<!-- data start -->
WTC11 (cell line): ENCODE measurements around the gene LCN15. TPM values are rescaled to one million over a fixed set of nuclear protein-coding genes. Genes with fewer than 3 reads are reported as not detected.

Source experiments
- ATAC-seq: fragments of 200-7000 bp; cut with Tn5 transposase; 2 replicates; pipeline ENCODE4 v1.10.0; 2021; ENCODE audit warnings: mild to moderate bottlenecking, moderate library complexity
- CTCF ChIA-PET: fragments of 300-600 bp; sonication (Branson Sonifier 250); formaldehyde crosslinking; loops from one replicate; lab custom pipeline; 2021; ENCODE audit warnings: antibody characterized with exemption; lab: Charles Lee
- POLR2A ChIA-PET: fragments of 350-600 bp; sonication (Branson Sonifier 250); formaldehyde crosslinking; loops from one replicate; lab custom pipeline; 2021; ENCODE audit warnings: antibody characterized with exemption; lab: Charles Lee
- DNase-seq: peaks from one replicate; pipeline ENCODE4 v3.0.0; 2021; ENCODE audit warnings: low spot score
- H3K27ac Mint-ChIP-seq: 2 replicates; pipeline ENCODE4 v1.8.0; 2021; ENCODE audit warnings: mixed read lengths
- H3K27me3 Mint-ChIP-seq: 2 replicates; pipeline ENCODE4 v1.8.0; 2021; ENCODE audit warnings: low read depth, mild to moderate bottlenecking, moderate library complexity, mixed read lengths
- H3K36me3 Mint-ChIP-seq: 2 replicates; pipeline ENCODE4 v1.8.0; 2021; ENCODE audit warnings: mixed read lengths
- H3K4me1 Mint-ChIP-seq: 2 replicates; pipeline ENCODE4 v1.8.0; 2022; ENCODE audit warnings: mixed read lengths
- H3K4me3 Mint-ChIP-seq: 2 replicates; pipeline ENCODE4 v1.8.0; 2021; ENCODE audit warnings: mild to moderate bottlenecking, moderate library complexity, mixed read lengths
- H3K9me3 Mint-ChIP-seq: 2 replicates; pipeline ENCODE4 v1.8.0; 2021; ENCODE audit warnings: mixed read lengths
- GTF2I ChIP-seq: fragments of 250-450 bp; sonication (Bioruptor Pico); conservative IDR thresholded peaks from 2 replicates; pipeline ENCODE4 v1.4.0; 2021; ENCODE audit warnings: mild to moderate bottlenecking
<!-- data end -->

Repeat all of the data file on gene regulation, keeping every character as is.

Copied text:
WTC11 (cell line): ENCODE measurements around the gene LCN15. TPM values are rescaled to one million over a fixed set of nuclear protein-coding genes. Genes with fewer than 3 reads are reported as not detected.

Source experiments
- ATAC-seq: fragments of 200-7000 bp; cut with Tn5 transposase; 2 replicates; pipeline ENCODE4 v1.10.0; 2021; ENCODE audit warnings: mild to moderate bottlenecking, moderate library complexity
- CTCF ChIA-PET: fragments of 300-600 bp; sonication (Branson Sonifier 250); formaldehyde crosslinking; loops from one replicate; lab custom pipeline; 2021; ENCODE audit warnings: antibody characterized with exemption; lab: Charles Lee
- POLR2A ChIA-PET: fragments of 350-600 bp; sonication (Branson Sonifier 250); formaldehyde crosslinking; loops from one replicate; lab custom pipeline; 2021; ENCODE audit warnings: antibody characterized with exemption; lab: Charles Lee
- DNase-seq: peaks from one replicate; pipeline ENCODE4 v3.0.0; 2021; ENCODE audit warnings: low spot score
- H3K27ac Mint-ChIP-seq: 2 replicates; pipeline ENCODE4 v1.8.0; 2021; ENCODE audit warnings: mixed read lengths
- H3K27me3 Mint-ChIP-seq: 2 replicates; pipeline ENCODE4 v1.8.0; 2021; ENCODE audit warnings: low read depth, mild to moderate bottlenecking, moderate library complexity, mixed read lengths
- H3K36me3 Mint-ChIP-seq: 2 replicates; pipeline ENCODE4 v1.8.0; 2021; ENCODE audit warnings: mixed read lengths
- H3K4me1 Mint-ChIP-seq: 2 replicates; pipeline ENCODE4 v1.8.0; 2022; ENCODE audit warnings: mixed read lengths
- H3K4me3 Mint-ChIP-seq: 2 replicates; pipeline ENCODE4 v1.8.0; 2021; ENCODE audit warnings: mild to moderate bottlenecking, moderate library complexity, mixed read lengths
- H3K9me3 Mint-ChIP-seq: 2 replicates; pipeline ENCODE4 v1.8.0; 2021; ENCODE audit warnings: mixed read lengths
- GTF2I ChIP-seq: fragments of 250-450 bp; sonication (Bioruptor Pico); conservative IDR thresholded peaks from 2 replicates; pipeline ENCODE4 v1.4.0; 2021; ENCODE audit warnings: mild to moderate bottlenecking